I’ve been wanting to take photos of this marvellous old school for some time. Built in the old colonial style, its white buildings are clearly visible when traveling to the Matopos.
Pictured above are the boarding hostels which are now for both boys and girls.
The wing on the left is the girl’s hostel, the main entrance on the right.
What a lovely view from the hostels – the Matopos very close by – perfect playground for energetic boys at boarding school.
Across the lawns is this stunning chapel. When I took the pic below, the sun was streaming into the round window in the front gable.
Please excuse this pic! My interiors are not very good! Dito, the image below….the dining hall!
I’m much better at taking exterior shots! This, below, is the dining hall at REPS.
I didn’t realise that REPS was such a small school. From the Kezi Road, it seemed to be a large complex. In fact, many of the buildings belong to the Matopos Research Station. REPS only has about 120 pupils! Of which about 80 are boarders. The classrooms are built around a quadrangle, very much in the colonial style.
The school hall (above.)
This last photo is a building now used as a library. It’s built with iron sheeting walls. Anyone who grew up in Zimbabwe will recall these buildings – many of the government offices were initially built this way, as were railway housing, offices and sheds. This building is likely to be one of the oldest buildings in the complex.
I hope you enjoyed this walk around an historic school with me. If you did, please comment below or click the *follow* button to receive posts in your email.
Called ‘The Matopos’ this siding is no longer in use. Its close enough to the main Kezi Rd for a quick stop in…and the grove of trees nearby – wow – to die for!
The siding is not far from the road leading in the Matopos Police station along this grassy track. You can just see the cattle loading ramp hidden in the trees. Built from thick steel bars, its still going strong, unlike the sign that used to read “The Matopos.”
This view (above) is the one anyone hanging out of a carriage window would have seen as they approached the siding.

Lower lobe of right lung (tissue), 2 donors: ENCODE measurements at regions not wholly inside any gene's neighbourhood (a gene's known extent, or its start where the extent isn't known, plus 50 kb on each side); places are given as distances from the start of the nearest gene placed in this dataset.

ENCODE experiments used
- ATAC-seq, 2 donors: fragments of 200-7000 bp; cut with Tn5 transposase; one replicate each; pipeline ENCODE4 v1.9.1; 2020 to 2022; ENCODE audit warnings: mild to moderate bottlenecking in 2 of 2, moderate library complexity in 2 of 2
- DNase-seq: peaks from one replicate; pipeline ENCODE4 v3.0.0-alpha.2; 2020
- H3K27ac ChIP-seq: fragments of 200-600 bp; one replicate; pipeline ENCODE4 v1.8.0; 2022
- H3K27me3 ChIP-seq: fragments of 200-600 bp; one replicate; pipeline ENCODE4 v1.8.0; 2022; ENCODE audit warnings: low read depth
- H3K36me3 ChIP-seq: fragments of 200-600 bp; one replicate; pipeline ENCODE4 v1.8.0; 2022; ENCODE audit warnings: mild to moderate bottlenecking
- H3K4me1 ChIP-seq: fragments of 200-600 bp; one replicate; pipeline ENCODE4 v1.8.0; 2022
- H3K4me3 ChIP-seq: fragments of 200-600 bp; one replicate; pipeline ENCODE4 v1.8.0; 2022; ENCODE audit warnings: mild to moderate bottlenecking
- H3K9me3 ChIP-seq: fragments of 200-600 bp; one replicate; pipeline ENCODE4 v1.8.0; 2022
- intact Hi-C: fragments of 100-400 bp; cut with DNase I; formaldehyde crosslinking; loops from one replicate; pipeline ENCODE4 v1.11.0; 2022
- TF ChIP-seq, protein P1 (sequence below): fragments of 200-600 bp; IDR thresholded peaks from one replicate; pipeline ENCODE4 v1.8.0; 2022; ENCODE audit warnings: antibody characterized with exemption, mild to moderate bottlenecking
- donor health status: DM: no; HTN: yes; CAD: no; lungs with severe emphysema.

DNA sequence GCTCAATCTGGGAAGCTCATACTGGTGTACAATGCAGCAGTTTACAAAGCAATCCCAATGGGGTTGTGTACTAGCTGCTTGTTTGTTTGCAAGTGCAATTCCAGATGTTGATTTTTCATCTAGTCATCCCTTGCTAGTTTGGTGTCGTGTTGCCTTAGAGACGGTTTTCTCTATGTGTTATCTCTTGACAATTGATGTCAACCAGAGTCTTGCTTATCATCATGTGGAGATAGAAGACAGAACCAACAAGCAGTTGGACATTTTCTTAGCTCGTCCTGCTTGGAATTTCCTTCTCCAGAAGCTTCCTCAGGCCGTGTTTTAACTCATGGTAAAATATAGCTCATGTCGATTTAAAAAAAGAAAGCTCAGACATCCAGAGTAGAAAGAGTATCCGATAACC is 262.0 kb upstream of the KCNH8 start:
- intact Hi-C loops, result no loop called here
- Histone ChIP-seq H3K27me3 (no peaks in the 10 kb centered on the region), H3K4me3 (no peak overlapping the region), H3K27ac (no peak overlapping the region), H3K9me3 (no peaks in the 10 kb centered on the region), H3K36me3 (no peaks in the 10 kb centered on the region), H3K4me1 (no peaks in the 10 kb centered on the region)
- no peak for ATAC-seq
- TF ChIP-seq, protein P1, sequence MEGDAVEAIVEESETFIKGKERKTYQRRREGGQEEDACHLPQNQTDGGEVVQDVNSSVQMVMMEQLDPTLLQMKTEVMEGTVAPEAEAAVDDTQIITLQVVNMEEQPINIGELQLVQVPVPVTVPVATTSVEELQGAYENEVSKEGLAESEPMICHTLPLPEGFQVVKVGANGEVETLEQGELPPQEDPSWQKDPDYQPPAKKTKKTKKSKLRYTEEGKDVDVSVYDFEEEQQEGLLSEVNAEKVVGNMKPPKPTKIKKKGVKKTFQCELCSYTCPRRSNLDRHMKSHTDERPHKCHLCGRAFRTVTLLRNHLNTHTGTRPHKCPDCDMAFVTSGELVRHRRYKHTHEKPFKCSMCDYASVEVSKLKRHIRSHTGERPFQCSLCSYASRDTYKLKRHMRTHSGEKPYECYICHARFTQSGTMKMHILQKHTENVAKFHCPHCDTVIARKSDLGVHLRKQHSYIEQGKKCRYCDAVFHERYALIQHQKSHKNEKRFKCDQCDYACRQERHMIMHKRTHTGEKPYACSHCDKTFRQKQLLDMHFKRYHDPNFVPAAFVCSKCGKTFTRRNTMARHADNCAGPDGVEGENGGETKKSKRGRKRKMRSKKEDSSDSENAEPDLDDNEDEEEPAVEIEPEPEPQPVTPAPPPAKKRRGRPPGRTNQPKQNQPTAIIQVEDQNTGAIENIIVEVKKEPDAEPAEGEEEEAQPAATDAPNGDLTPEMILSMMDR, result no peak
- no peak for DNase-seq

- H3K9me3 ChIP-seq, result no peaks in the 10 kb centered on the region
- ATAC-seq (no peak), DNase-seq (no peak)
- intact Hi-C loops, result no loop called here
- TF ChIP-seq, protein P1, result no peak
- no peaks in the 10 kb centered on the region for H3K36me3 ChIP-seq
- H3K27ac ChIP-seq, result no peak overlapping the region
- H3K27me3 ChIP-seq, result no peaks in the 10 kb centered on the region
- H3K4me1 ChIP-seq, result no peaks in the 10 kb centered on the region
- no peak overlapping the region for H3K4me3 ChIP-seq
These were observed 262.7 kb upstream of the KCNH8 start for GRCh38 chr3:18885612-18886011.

Cecil John Rhodes left a provision in his will for a spur line to be added onto the railway so people could visit the Matopos. Right next to this halt, a hotel was built for visitors and day trippers. I’m guessing it was wooden and got eaten by termites in time! On this website I found some photos: http://zimfieldguide.com/matabeleland-south/matopos-railway-terminus
As I walked towards the siding I detoured into the grove of Umkhaya on my right.
Click on this link for an Umkhaya tree.
I took this pic on the side of the road leaving Maleme Dam in the Matopos National Park. The colours are good at this time of the year, but evening light always helps!
Lichen on the rocks are very strong coloured this year, I’ve noticed. ‘Praps the good rainy season?
The white flowers are on a wild pear tree – plenty of them around here
Taken just before the turn off to Mshelele Dam.
We didn’t have the time to go there! Didn’t feel like making a 22km bumpy ride on the road either!
For those of you who have never been to the Matopos – its a HUGE granite batholith that has, over time, worn away into massive boulders, some with balancing rocks, precariously waiting to fall! Its only about 30km from Bulawayo on a good road, so its easy to nip out for a braai and for me, the greatest thing about it, is you can get out of your car!!! Children are allowed to run free, climb the huge granite mounds, get in touch with nature. Wikipedia does a better job with the technical details!!!!
There are a line of picnics sites all along the banks…and this tree…awesome.
This is the view across the dam…
In the late afternoon sun, the light shines through the leaves…
This pic, above is taken sitting on the braai…
These two photos are taken about half way up a kopjie in the Matopos very near to Lumeni Falls.
People’s fields are laid out with contour ridges to stop erosion of the thin granite soils.
With the heavy rains, the water slowly seeps out of these hillslopes and the bigger rivers they feed, run year round. Matopos is a lovely place for trampers and serious climbers.
Roads wind around the kopjies in the Matopos – some of them are HUGE.
And sometimes when they cant do anything else, they have to go THROUGH a kopjie! In the photo above, the road has been paved.
And here, the rocks have been blasted apart by dynamite!
In the foreground, you can see our car tracks – here the road is where you find it!
The “gateway to Matopos…”
I took the above photo of the road directly in front of the car…
The views from Lumeni are varied, the dense tree cover providing shade for most of the walk.
Lumeni Falls overlook Nswazi.
The stream disappears under a heap of boulders for a couple of hundred metres and then almost immediately plunges off the edge of a huge boulder.
Above is where it comes out of the boulders.
And tumbles over the edge…
Our guide for the climb…